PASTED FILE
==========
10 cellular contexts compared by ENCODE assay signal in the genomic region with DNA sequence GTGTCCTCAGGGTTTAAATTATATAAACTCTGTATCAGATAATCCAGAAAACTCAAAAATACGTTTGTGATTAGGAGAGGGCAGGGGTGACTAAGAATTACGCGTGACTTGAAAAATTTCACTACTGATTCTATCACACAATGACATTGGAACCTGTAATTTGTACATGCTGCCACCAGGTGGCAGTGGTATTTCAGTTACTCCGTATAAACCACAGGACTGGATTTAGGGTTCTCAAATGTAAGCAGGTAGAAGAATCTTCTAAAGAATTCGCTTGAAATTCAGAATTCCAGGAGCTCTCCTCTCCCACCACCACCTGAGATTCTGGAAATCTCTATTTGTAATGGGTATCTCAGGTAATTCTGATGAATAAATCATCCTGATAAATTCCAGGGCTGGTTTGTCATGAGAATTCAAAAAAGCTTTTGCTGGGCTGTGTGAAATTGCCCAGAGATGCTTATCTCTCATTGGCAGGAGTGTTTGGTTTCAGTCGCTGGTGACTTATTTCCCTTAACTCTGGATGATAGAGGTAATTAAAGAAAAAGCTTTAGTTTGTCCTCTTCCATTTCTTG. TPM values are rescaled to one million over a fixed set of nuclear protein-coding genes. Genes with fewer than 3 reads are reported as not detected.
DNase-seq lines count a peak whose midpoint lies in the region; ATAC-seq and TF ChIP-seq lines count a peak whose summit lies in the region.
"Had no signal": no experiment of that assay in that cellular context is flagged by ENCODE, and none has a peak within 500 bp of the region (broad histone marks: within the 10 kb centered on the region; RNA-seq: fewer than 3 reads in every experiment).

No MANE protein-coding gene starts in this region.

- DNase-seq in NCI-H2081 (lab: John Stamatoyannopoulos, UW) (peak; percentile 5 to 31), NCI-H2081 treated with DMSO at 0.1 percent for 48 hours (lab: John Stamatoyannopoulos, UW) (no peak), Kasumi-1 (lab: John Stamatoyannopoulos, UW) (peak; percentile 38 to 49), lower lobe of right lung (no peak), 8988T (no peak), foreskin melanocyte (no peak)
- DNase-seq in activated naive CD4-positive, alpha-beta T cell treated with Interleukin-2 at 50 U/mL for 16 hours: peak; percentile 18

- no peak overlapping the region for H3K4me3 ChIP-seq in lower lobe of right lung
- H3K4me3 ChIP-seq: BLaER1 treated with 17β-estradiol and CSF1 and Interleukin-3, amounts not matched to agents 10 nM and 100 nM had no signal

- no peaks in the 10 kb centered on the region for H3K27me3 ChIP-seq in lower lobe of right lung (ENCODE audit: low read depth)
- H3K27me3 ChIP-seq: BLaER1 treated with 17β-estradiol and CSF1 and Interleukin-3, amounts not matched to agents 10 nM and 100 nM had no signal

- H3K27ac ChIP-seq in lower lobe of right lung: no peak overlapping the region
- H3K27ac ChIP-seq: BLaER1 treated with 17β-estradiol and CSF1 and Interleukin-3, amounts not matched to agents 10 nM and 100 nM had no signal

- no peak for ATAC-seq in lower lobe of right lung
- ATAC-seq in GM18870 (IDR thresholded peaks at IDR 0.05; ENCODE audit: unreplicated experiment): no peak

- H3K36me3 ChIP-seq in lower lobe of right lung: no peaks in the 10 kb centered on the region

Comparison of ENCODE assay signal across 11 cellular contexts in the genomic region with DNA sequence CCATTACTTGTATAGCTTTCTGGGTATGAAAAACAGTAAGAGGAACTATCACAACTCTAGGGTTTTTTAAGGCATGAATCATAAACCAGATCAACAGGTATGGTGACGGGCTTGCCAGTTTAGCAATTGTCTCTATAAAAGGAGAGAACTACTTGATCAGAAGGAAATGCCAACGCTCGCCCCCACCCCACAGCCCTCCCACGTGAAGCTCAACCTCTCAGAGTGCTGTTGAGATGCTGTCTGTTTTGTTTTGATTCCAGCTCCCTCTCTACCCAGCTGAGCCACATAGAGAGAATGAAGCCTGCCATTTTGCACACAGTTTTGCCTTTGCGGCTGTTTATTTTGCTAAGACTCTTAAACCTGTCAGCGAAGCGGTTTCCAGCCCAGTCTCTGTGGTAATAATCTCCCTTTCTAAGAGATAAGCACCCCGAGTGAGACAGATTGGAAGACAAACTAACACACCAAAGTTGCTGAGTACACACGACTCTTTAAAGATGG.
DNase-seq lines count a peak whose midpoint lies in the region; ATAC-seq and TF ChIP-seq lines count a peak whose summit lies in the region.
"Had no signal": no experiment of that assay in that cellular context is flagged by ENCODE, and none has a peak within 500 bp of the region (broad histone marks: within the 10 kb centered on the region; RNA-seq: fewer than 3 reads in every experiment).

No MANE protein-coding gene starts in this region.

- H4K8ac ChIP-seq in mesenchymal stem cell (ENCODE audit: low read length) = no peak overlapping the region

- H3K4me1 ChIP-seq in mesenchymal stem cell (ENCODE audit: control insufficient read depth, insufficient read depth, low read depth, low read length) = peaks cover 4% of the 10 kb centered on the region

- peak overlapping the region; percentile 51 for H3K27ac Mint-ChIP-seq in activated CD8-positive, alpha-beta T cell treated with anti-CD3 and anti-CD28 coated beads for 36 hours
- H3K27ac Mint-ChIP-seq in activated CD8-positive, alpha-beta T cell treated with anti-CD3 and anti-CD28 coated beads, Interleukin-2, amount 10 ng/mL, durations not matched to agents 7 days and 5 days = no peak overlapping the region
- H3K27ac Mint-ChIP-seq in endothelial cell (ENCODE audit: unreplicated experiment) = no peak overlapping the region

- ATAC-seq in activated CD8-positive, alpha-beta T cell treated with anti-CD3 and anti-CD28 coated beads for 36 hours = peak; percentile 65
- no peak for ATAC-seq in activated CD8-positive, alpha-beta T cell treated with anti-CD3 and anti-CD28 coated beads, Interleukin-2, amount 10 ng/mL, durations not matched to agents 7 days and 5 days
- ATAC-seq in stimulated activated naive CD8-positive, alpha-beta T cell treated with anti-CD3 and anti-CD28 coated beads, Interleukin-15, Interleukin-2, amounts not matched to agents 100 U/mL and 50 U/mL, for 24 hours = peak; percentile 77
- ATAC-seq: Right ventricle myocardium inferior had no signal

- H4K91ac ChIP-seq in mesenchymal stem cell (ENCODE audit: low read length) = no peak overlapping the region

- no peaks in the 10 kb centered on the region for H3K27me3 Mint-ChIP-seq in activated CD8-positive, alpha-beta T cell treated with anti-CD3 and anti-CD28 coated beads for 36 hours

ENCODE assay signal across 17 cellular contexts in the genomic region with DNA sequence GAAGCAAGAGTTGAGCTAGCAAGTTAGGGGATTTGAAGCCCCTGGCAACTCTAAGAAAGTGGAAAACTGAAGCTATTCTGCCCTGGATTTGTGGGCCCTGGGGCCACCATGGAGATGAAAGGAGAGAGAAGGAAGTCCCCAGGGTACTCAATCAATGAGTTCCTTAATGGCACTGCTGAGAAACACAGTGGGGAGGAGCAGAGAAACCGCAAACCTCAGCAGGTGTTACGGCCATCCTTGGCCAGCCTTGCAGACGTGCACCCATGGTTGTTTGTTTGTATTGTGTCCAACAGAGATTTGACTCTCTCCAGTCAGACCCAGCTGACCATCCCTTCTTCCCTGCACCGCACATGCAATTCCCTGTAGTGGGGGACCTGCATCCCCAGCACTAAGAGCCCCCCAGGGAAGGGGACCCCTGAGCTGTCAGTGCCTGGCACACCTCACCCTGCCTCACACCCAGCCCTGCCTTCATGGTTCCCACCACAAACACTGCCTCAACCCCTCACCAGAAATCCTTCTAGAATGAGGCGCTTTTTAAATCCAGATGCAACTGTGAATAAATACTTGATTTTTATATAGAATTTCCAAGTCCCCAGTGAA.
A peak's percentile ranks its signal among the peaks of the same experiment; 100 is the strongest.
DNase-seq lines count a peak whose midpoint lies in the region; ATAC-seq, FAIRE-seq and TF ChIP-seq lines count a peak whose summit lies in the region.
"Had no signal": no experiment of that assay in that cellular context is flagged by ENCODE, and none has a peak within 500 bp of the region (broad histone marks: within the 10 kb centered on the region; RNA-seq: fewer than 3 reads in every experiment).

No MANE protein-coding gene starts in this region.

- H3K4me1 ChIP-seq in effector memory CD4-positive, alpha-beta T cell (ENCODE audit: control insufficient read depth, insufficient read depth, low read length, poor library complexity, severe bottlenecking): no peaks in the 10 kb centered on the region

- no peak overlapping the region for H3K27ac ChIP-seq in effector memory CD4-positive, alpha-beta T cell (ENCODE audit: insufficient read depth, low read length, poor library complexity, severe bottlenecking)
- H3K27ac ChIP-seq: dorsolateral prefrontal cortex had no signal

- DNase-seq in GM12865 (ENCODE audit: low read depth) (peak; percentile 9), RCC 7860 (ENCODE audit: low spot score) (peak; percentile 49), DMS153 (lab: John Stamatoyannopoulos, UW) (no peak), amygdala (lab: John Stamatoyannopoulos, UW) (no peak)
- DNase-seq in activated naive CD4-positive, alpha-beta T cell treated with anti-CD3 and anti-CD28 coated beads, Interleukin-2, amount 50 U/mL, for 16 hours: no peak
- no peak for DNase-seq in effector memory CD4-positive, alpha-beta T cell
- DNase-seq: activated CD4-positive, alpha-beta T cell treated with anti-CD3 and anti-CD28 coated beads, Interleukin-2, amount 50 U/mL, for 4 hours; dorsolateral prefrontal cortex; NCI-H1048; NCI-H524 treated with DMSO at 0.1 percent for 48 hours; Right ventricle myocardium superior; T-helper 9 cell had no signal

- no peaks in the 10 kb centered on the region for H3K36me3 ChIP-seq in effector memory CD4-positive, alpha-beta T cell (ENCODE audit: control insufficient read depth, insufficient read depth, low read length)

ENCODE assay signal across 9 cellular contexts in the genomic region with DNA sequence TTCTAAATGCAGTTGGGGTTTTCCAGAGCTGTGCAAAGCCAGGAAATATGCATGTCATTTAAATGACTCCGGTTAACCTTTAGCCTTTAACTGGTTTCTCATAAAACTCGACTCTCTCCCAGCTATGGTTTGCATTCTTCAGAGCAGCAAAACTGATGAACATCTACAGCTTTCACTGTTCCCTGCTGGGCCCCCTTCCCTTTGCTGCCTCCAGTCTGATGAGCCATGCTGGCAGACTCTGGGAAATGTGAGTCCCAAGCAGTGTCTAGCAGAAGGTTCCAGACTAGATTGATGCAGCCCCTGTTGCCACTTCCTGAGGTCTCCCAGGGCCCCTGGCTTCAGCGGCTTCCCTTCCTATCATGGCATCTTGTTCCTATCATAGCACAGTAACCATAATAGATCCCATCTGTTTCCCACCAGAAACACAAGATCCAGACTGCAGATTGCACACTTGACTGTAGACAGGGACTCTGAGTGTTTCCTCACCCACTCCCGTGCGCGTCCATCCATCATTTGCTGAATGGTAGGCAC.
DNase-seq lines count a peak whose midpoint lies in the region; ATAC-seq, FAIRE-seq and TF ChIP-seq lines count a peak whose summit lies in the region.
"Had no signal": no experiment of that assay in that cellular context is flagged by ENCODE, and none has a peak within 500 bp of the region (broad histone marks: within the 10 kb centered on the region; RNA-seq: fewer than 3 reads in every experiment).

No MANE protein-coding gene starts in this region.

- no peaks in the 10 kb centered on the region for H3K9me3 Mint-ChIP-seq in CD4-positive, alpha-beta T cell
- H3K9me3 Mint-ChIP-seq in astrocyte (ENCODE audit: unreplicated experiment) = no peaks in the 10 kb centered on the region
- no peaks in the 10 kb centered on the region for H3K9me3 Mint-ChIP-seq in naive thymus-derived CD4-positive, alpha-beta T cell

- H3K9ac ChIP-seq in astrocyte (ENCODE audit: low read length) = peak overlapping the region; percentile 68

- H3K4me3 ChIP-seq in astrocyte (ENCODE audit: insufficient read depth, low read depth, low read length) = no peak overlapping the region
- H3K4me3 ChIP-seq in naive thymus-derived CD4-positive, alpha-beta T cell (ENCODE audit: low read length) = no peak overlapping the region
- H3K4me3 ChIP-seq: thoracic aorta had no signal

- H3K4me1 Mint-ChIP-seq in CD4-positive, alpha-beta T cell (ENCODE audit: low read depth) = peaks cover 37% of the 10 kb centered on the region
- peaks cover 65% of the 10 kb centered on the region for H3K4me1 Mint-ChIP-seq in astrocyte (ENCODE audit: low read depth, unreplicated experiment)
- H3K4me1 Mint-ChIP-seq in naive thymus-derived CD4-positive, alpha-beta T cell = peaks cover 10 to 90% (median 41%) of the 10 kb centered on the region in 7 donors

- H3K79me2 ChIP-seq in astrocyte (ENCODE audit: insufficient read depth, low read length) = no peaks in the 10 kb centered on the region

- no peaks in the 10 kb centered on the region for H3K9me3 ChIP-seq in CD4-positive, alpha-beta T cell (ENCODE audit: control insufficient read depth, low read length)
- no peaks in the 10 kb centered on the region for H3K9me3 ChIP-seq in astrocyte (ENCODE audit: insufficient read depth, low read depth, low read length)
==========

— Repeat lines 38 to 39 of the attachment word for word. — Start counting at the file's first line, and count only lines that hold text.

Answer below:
- H3K27ac ChIP-seq: dorsolateral prefrontal cortex had no signal

- DNase-seq in GM12865 (ENCODE audit: low read depth) (peak; percentile 9), RCC 7860 (ENCODE audit: low spot score) (peak; percentile 49), DMS153 (lab: John Stamatoyannopoulos, UW) (no peak), amygdala (lab: John Stamatoyannopoulos, UW) (no peak)